Dump truck operators who are fighting recent changes to Ontario weights and dimensions have found an ally in former provincial transportation minister and current Ontario Liberal leader Steven Del Duca.
“In 2016, our government signed an agreement calling for joint resolutions on matters related to SPIF and the industry,” he says, referring to Safe, Productive, Infrastructure-Friendly configurations which require self-steering axles and load equalization systems.
That agreement emerged when aggregate-hauling truckers occupied provincial inspection stations to fight a crackdown on axle weights. But while the Ontario Ministry of Transportation committed to rules that had been in place prior to Aug. 1, 2016, the grandfathering deadline for dump trucks built prior to 2011 did not change.
Dump truck operators including members of the Ontario Dump Truck Association (ODTA) organized another series of protests this December as the grandfathering period was coming to an end. The new SPIF rules took effect in January.
“It’s absolutely deplorable that [the provincial government] decided to use the cover of a pandemic to go in this direction. I think it’s bad for our economy. It’s certainly bad for the individuals employed or operating in the industry,” Del Duca says.
Dump truck protests
The ODTA estimates about 1,000 dump trucks manufactured before 2011 do not comply with the SPIF-related rules.
“They’ve had people’s trucks towed at job sites. They’ve had their plates taken off,” ODTA spokeswoman Sarbjit Kaur told our group publication Today’s Trucking. Another 1,200 dump trucks under 15 years old are currently operating under permit, but will face the same weight restrictions as their older counterparts once their grandfathering period ends.
“Who in the industry said that a truck lasts 15 years?” asks Alec Cloke, president of United Soils, a clean fill disposal business that receives 600 loads a day. “What I have a problem with is the age of the truck they’re grandfathering. We’re not arguing that SPIF is the way to go.”
But the group is arguing that the Ontario Ministry of Transportation has been unwilling to hear concerns and offered little warning as the grandfathering period was coming to an end.
“They can give you a CVOR ticket in two minutes,” Cloke says. “They can send you a bill for a licence … They can’t send out a notice?”
“This is an industry-wide issue that affects many, many people. It’s not a small group of rulebreakers or people who just don’t want to [follow] the law, or been lazy, or straggling,” Kaur says.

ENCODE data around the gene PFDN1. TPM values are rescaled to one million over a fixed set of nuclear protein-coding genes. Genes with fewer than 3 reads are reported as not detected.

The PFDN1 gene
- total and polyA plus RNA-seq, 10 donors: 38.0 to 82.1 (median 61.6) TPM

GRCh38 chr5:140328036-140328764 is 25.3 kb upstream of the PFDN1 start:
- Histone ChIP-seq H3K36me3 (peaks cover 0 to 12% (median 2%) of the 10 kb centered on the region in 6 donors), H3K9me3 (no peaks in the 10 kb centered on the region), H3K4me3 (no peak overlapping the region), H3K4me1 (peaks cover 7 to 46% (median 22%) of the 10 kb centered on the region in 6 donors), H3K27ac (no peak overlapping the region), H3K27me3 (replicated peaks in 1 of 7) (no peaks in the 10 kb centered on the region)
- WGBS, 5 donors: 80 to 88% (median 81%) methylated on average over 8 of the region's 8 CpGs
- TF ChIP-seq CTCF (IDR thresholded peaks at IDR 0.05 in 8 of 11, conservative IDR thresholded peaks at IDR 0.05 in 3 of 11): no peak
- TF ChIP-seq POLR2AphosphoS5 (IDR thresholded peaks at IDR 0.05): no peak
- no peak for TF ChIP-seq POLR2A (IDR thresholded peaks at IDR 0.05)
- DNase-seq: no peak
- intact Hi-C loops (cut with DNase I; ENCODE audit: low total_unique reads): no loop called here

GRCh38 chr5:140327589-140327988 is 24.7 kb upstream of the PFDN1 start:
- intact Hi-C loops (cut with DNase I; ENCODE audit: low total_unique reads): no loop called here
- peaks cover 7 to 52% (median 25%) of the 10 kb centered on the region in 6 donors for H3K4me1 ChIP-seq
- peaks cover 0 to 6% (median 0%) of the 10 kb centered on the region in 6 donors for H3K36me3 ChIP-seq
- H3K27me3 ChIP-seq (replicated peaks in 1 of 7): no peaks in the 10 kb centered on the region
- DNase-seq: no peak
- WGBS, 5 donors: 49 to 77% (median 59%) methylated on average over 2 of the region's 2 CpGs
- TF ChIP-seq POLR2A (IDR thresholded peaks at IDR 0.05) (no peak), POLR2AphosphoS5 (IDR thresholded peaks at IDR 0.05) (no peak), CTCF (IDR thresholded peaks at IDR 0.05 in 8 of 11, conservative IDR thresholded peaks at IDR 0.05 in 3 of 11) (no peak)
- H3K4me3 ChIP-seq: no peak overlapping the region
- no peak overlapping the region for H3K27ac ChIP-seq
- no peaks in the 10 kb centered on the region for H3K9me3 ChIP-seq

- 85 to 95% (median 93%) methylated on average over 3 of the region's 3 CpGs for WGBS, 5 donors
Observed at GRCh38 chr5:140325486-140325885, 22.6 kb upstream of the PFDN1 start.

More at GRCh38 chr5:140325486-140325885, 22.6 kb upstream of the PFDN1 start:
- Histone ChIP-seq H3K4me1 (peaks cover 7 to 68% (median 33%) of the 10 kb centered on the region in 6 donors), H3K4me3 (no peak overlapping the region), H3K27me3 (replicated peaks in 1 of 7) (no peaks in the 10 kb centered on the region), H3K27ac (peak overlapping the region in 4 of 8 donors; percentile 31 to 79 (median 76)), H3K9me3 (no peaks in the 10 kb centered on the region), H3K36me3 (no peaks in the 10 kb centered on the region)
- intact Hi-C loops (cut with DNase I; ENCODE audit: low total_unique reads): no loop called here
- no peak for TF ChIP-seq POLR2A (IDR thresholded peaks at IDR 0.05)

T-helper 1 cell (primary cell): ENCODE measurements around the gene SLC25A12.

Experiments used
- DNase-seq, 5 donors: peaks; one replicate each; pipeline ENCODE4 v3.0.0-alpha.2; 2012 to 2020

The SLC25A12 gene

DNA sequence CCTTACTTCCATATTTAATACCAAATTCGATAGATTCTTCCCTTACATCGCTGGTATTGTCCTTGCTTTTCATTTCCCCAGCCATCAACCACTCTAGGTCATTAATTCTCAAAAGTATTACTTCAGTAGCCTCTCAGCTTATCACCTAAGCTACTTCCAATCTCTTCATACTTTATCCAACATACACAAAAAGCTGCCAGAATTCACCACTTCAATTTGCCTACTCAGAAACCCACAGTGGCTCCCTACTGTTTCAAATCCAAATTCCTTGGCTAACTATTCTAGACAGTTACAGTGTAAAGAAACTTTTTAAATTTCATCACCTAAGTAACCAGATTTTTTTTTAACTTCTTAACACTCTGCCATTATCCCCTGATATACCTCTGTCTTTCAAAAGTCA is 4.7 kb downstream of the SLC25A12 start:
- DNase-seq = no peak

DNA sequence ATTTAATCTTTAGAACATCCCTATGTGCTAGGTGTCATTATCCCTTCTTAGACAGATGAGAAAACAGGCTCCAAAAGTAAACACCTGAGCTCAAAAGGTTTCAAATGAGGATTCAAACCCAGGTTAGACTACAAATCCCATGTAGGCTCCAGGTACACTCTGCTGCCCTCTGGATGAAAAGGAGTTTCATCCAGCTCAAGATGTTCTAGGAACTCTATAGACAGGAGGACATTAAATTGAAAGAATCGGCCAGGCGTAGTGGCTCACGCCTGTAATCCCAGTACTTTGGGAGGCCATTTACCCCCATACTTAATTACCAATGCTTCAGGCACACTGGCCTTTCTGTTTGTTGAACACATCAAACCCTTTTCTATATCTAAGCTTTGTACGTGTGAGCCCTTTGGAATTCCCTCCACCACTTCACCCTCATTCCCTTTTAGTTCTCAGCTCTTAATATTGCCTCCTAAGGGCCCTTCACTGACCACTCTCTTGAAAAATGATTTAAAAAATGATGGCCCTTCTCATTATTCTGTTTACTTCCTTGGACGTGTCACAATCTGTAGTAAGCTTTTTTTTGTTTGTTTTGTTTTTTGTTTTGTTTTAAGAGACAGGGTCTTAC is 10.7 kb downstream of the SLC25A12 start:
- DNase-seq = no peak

She says the ODTA declined to participate in a November technical briefing because they knew what the rules were. The association wants to meet the government to make the case that the grandfathering period should be extended.
“In the middle of the pandemic, where we’re already losing work and income, to have this happen was a disaster,” says Jagroop Singh, president of the Ontario Aggregate Trucking Association, which organized the 2016 protests. “We have members who simply can’t work … Their trucks are their only business and without them they are stuck.”
‘Don’t dump on us‘
Del Duca’s show of support comes as a coalition of more than 100 industry representatives including trucking companies, owner-operators, and members of the construction industry launch an online information campaign at www.dontdumponus.ca.
A petition calling for an extended grandfathering period for the life of the trucks has collected more than 3,000 signatures.
There is a way to get older equipment to comply with the rules, but it is pricey. Retrofitting existing lift axles and equipment would cost an estimated $20,000 to $40,000.
“Nobody is going to spend that money to put five more years on a truck. Your truck is 15 years old and you’re going to spend $25,000 to stretch it out?” Kaur says.
“This is a relatively low-cost, no-cost fix: [They] simply need to grandfather the trucks for their proper lifespan. Let them go to their natural end of life. In five years they’ll all be off the road anyways.”
Low safety risk
“I’ve heard from many individual drivers, trucking companies, and some of the largest construction companies, that these measures are impacting their livelihoods and will wreak havoc on the entire construction industry,” said MPP Stephen Blais, Liberal transportation critic. “The trucks pose a low safety risk. It’s time to let these essential workers get back to work.”
Any safety risks are not as significant as the regulation’s name implies, Blais says.
Ontario Ministry of Transportation concerns about traditional lift axles have focused on related infrastructure damage. When fixed lift axles are raised on loaded equipment, the remaining axles are overloaded. The axles that are lowered and fixed in place will drag laterally across pavement.
“The alternative to all of this is these guys going out on the side of the road when it’s busy,” Cloke says, referring to the onset of construction season. “We do not want to have anything like that.”